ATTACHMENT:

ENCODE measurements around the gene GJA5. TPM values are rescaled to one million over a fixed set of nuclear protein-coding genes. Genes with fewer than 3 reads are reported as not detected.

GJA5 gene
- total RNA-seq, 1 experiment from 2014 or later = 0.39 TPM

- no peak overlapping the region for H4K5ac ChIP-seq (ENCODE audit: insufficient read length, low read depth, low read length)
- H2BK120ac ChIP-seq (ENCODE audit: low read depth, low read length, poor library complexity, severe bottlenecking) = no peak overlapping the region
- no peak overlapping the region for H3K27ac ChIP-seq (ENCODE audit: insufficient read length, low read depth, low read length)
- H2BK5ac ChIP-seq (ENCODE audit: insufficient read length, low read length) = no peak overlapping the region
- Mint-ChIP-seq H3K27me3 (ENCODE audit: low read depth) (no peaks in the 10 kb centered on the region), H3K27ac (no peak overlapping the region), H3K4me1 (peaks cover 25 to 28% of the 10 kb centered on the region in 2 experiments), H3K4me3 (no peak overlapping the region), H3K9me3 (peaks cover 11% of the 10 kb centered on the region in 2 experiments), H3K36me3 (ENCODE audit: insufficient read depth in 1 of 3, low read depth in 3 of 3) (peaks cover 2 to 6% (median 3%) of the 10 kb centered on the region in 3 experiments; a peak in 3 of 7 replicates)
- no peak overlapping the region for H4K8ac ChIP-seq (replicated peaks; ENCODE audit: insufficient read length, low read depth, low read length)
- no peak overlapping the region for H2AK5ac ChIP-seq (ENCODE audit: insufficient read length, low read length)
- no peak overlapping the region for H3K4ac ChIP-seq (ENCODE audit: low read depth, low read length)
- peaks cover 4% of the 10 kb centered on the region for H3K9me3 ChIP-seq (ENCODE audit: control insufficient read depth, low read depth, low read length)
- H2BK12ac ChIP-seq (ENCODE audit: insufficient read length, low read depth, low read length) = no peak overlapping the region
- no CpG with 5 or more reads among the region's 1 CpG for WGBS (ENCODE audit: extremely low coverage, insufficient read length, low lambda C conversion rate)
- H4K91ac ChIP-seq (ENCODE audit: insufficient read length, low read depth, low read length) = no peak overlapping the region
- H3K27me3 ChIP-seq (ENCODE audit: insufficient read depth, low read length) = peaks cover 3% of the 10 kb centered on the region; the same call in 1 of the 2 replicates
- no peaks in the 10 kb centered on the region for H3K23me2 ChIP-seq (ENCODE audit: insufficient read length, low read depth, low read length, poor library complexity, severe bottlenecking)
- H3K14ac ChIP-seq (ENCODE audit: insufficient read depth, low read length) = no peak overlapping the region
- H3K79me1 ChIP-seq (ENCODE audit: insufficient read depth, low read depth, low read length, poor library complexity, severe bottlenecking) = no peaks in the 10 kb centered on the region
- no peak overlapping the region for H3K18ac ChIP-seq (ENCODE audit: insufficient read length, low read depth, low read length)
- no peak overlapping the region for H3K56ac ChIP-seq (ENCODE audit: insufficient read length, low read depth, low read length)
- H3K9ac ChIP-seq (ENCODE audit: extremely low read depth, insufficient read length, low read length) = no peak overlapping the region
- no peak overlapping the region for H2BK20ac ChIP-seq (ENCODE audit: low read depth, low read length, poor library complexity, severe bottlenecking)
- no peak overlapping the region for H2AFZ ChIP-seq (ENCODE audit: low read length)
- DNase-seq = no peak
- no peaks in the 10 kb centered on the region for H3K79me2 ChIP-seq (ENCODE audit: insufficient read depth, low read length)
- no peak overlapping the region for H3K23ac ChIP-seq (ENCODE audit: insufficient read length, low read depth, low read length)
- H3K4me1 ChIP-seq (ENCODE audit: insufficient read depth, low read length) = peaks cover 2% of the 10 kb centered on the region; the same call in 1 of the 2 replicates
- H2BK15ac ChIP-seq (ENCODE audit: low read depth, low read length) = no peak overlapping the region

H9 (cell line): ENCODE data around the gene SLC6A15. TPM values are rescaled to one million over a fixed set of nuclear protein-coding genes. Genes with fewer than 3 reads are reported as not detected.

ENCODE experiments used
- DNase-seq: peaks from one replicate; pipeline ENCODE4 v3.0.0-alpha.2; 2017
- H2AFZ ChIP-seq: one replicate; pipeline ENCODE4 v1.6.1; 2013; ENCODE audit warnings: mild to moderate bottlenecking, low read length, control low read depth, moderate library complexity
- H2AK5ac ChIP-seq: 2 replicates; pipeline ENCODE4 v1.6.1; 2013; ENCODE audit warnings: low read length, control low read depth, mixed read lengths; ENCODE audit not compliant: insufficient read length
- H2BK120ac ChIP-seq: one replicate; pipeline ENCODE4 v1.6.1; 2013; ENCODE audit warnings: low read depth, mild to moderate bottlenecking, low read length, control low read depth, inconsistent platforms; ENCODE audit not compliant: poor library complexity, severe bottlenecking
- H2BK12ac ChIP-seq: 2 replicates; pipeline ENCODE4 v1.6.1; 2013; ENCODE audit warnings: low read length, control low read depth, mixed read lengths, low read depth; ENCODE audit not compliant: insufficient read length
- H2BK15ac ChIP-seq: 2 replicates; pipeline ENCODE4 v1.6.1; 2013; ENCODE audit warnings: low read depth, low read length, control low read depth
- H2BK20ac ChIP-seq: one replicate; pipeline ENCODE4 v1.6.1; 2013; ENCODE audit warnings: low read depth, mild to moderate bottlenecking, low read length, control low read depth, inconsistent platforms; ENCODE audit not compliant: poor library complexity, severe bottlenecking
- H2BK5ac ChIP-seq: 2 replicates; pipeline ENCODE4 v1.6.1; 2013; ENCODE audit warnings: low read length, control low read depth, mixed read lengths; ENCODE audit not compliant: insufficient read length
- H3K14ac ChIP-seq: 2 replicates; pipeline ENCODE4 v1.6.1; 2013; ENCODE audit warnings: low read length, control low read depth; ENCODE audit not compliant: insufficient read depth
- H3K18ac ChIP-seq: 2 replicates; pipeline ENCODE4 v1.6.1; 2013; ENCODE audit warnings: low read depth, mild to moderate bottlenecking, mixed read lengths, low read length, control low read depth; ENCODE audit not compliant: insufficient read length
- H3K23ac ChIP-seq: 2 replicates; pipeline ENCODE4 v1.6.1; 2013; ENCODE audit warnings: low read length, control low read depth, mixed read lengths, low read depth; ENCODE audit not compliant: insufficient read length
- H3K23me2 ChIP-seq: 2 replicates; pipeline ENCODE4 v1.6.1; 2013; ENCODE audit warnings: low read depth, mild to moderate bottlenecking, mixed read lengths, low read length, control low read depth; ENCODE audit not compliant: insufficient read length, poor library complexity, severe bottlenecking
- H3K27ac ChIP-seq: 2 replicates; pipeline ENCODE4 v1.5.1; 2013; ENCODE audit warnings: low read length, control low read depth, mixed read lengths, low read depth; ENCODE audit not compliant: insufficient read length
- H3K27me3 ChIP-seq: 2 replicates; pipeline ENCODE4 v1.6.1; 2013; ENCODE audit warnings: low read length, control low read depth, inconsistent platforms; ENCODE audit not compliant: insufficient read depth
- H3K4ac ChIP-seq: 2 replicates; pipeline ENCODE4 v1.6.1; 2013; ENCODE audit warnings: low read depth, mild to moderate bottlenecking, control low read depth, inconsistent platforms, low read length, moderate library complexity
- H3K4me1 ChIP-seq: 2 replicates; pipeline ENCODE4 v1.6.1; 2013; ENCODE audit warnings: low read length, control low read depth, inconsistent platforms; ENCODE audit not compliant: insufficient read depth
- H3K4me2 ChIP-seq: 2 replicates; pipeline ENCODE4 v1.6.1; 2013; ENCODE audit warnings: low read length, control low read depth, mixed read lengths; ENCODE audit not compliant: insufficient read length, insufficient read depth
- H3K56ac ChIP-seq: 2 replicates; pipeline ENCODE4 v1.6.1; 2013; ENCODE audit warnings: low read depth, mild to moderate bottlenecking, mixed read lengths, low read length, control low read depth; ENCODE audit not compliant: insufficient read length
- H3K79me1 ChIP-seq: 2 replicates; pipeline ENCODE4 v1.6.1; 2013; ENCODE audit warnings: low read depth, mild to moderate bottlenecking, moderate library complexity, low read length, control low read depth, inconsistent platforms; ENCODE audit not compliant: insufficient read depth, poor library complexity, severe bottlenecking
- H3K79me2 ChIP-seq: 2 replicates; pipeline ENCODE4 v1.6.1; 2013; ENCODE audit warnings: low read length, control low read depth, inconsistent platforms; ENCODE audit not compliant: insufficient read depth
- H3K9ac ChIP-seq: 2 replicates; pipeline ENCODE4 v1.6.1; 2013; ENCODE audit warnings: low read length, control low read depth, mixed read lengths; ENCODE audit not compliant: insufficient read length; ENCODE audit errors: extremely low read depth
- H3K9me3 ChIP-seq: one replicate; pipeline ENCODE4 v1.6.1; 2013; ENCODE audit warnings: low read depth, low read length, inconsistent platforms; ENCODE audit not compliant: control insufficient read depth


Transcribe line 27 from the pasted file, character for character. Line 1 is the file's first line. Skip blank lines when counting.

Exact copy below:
- no peak overlapping the region for H3K23ac ChIP-seq (ENCODE audit: insufficient read length, low read depth, low read length)